Child abuse is the mental or physical pain intentionally inflicted on a person who is unable to defend themselves is abuse. The World Health Organization reports that every year more than 3.6 million referrals are made to child protection agencies. The reports involve more than 6.6 million children for child abuse. This appalling statistic ranks the United States as having one of the worst records of child abuse among industrialized nations. The children who have suffered child abuse grow into adults with emotional and social problems. This blog sets out to identify the emotional manifestations of child abuse in adults and empower you to get the help.
Child abuse protective stances
Children view abuse in a self-centered point of view and make a subconscious decision to stop the abuse.
- The child sees the world as unsafe and so the child stops trusting people.
- The child feels he or she can only depend on themselves.
- The child develops poor self- confidence.
- The child becomes hypervigilant, irritable, angry and anxious.
The subconscious protective measures were taken by a child who suffers child abuse help him or her navigate through childhood into adulthood. When there is no intervention to teach the child the world is a safe place the child brings these protective stances into adulthood.
The adult who suffered child abuse
Some of the emotional manifestations in the adult who suffered child abuse are:
- The adult lacks true intimacy in relationships.
- The adult is chronically depressed.
- The adult may find that they are anxious.
- It is normal for the adult who has suffered child abuse to feel like they are at war with the world.
According to ChildWelfare, child abuse can also lead to problems in an adult which may include psychological consequences such as low self-esteem, problems maintaining healthy relationships, Post-Traumatic Stress Disorder, explosive anger, suicide attempts, and social disabilities, to name a few.
Overcoming the effects of child abuse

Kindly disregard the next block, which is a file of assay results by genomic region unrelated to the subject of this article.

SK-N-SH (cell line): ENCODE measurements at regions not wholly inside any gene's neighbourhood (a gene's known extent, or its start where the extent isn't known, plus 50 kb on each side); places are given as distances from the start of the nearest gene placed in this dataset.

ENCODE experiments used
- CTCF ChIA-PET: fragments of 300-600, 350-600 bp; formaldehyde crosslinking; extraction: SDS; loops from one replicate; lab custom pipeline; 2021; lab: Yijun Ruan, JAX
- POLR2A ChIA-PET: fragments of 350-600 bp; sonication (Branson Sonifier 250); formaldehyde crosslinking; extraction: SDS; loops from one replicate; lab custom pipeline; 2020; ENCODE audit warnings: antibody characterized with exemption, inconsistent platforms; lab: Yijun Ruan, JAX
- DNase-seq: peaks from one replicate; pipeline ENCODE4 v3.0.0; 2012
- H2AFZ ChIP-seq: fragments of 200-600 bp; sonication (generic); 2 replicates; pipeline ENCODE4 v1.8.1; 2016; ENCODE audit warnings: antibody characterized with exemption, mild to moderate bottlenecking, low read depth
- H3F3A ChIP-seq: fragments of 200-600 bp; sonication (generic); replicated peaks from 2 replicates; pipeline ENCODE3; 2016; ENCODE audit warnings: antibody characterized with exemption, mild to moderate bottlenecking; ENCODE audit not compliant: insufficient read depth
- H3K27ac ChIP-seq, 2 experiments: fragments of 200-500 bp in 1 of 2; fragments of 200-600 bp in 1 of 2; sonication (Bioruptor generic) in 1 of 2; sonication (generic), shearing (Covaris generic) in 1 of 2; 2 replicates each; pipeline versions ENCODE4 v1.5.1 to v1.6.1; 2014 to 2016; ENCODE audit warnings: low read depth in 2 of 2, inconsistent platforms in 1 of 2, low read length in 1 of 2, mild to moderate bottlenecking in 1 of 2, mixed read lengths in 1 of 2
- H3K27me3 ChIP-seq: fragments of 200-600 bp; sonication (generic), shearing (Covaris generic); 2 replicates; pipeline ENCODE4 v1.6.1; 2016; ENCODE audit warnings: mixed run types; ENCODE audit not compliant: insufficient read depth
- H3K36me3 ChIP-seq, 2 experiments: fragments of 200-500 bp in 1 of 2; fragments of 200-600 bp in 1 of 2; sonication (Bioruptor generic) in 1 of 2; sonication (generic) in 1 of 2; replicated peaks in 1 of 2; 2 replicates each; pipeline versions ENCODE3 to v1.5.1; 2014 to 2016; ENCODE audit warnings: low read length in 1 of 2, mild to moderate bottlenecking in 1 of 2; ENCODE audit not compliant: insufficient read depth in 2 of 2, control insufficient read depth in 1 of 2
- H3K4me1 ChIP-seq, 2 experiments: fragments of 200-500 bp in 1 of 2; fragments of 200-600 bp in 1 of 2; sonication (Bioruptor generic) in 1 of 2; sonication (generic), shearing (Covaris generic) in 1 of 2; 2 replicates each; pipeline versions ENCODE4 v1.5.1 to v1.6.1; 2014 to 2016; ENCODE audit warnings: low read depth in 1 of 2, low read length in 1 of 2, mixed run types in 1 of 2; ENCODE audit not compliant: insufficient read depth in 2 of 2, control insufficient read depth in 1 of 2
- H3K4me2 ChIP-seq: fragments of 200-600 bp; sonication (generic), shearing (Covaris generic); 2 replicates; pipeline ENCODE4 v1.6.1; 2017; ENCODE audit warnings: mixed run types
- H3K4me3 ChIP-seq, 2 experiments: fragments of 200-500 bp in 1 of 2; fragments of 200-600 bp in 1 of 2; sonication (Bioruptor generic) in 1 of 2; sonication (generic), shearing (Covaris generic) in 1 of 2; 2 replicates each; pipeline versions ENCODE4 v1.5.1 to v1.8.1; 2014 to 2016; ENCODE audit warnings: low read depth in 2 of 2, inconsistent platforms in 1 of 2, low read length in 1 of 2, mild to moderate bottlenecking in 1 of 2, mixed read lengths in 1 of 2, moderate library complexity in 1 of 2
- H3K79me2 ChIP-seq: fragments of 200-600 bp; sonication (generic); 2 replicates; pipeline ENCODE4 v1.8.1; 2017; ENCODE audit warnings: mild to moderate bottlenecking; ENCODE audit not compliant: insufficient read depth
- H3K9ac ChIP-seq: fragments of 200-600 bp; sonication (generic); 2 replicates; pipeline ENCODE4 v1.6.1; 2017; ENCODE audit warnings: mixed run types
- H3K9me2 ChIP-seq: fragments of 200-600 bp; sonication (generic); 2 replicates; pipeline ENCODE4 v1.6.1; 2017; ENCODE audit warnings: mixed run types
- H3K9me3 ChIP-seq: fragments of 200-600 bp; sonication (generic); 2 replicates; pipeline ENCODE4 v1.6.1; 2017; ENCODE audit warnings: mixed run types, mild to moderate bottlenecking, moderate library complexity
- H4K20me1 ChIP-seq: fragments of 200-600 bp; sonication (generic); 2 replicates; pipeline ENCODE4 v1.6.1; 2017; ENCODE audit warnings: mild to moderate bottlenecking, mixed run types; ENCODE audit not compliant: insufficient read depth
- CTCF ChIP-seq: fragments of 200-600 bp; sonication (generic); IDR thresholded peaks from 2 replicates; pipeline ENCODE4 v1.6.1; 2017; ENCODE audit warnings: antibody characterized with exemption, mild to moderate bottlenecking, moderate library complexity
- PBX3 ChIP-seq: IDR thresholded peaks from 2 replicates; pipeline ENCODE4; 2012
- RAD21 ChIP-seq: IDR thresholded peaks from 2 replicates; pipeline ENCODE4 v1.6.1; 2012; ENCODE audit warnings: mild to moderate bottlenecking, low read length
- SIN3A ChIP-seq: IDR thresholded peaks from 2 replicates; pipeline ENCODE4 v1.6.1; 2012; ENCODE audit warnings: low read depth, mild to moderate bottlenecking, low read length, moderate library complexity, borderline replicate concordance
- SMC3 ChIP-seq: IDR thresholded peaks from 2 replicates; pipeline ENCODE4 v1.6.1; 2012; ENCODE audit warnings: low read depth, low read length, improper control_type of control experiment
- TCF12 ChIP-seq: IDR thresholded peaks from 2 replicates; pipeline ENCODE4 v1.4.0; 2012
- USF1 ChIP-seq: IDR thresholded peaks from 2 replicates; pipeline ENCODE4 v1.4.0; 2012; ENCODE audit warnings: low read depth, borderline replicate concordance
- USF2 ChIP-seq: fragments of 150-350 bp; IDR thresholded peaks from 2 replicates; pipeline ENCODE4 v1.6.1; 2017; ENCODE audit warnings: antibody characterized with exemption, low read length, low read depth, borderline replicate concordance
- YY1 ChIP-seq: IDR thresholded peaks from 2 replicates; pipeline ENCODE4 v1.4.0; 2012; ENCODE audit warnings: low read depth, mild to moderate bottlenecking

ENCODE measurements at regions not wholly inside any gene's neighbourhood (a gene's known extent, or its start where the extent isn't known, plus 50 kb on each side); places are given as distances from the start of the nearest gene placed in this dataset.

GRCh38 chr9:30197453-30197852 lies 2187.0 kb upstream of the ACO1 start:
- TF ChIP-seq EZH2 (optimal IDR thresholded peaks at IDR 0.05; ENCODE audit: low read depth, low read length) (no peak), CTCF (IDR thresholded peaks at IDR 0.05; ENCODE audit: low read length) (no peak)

It takes courage to let go of things that have hurt you. It is important that you know you have everything in you right now to heal from your hurt and move forward in your strength. Overcoming the effects of child abuse builds strength. Overcoming pain builds resistance. Overcoming rejection builds resourcefulness. Letting go of the memories of child abuse isn’t easy. The effects of child abuse seeped into almost every facet of your life. Recognize the limitations of the defense mechanisms you used as a child as this helps you to separate yourself from the child who needed protection and recognize yourself as an adult in control. Get closure by telling your story, confronting the person/s who hurt you. Whether the person is alive or not, or even open for a conversation you can confront the person by writing a letter expressing your pain. Include in the letter how the abuse has affected you over the years. ***Warning***this can be painful because you are rehashing memories you have tried to let go. This can be painful because the abuser may be someone you love and they may not be receptive or apologetic. This leads to an important step in overcoming the hurt of childhood abuse: GET HELP AND SUPPORT you never got as a child.
This is not a simple task. I lived with the pain of sexual abuse most of my adult life. I experienced depression, anxiety, low esteem, inability to form healthy male female relationships and worst I did not know my worth. With the help of my loving friends and family and a relationship with God, I am able to say I AM A SURVIVOR. I am no longer imprisoned by my past; rather I am strengthened by my experiences. I hope this blog empowers you to take the next step to healing. You took your first step by reading this blog.
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